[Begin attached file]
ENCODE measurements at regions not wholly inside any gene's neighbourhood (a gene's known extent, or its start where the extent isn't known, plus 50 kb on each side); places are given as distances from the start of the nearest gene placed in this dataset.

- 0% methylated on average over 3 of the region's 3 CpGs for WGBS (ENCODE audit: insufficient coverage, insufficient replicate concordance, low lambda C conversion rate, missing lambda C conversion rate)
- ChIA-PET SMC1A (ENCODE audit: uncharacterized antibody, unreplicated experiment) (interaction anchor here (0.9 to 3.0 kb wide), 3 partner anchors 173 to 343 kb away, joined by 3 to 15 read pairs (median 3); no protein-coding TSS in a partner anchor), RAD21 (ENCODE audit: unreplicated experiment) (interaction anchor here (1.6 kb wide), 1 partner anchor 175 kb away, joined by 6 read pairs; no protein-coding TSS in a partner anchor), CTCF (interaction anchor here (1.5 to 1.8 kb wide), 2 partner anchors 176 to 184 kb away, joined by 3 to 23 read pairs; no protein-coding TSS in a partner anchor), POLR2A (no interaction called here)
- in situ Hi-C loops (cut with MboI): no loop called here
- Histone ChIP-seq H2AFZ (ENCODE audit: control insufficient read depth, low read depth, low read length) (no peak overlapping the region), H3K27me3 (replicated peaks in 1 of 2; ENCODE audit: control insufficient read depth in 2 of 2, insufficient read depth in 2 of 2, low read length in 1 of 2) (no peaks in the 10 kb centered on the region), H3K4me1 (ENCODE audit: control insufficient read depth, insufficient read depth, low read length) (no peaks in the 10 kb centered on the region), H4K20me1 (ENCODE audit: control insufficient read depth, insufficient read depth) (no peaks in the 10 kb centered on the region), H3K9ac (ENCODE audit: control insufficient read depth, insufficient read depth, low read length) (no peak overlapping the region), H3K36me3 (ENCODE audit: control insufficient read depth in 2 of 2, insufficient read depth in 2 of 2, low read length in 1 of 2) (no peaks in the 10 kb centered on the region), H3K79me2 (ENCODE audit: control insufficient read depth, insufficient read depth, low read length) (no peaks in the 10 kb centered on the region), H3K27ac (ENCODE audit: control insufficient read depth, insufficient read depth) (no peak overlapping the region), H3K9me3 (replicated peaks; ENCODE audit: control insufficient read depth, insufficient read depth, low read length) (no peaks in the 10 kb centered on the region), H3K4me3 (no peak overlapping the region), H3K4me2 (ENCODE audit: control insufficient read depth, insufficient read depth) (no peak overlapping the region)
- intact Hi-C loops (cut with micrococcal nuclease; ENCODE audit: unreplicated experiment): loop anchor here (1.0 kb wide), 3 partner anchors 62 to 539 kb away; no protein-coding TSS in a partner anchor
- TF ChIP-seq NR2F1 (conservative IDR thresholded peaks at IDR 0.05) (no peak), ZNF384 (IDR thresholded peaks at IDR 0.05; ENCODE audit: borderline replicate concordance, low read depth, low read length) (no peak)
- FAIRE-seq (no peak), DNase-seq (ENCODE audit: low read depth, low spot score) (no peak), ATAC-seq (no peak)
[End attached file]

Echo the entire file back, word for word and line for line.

ENCODE measurements at regions not wholly inside any gene's neighbourhood (a gene's known extent, or its start where the extent isn't known, plus 50 kb on each side); places are given as distances from the start of the nearest gene placed in this dataset.

- 0% methylated on average over 3 of the region's 3 CpGs for WGBS (ENCODE audit: insufficient coverage, insufficient replicate concordance, low lambda C conversion rate, missing lambda C conversion rate)
- ChIA-PET SMC1A (ENCODE audit: uncharacterized antibody, unreplicated experiment) (interaction anchor here (0.9 to 3.0 kb wide), 3 partner anchors 173 to 343 kb away, joined by 3 to 15 read pairs (median 3); no protein-coding TSS in a partner anchor), RAD21 (ENCODE audit: unreplicated experiment) (interaction anchor here (1.6 kb wide), 1 partner anchor 175 kb away, joined by 6 read pairs; no protein-coding TSS in a partner anchor), CTCF (interaction anchor here (1.5 to 1.8 kb wide), 2 partner anchors 176 to 184 kb away, joined by 3 to 23 read pairs; no protein-coding TSS in a partner anchor), POLR2A (no interaction called here)
- in situ Hi-C loops (cut with MboI): no loop called here
- Histone ChIP-seq H2AFZ (ENCODE audit: control insufficient read depth, low read depth, low read length) (no peak overlapping the region), H3K27me3 (replicated peaks in 1 of 2; ENCODE audit: control insufficient read depth in 2 of 2, insufficient read depth in 2 of 2, low read length in 1 of 2) (no peaks in the 10 kb centered on the region), H3K4me1 (ENCODE audit: control insufficient read depth, insufficient read depth, low read length) (no peaks in the 10 kb centered on the region), H4K20me1 (ENCODE audit: control insufficient read depth, insufficient read depth) (no peaks in the 10 kb centered on the region), H3K9ac (ENCODE audit: control insufficient read depth, insufficient read depth, low read length) (no peak overlapping the region), H3K36me3 (ENCODE audit: control insufficient read depth in 2 of 2, insufficient read depth in 2 of 2, low read length in 1 of 2) (no peaks in the 10 kb centered on the region), H3K79me2 (ENCODE audit: control insufficient read depth, insufficient read depth, low read length) (no peaks in the 10 kb centered on the region), H3K27ac (ENCODE audit: control insufficient read depth, insufficient read depth) (no peak overlapping the region), H3K9me3 (replicated peaks; ENCODE audit: control insufficient read depth, insufficient read depth, low read length) (no peaks in the 10 kb centered on the region), H3K4me3 (no peak overlapping the region), H3K4me2 (ENCODE audit: control insufficient read depth, insufficient read depth) (no peak overlapping the region)
- intact Hi-C loops (cut with micrococcal nuclease; ENCODE audit: unreplicated experiment): loop anchor here (1.0 kb wide), 3 partner anchors 62 to 539 kb away; no protein-coding TSS in a partner anchor
- TF ChIP-seq NR2F1 (conservative IDR thresholded peaks at IDR 0.05) (no peak), ZNF384 (IDR thresholded peaks at IDR 0.05; ENCODE audit: borderline replicate concordance, low read depth, low read length) (no peak)
- FAIRE-seq (no peak), DNase-seq (ENCODE audit: low read depth, low spot score) (no peak), ATAC-seq (no peak)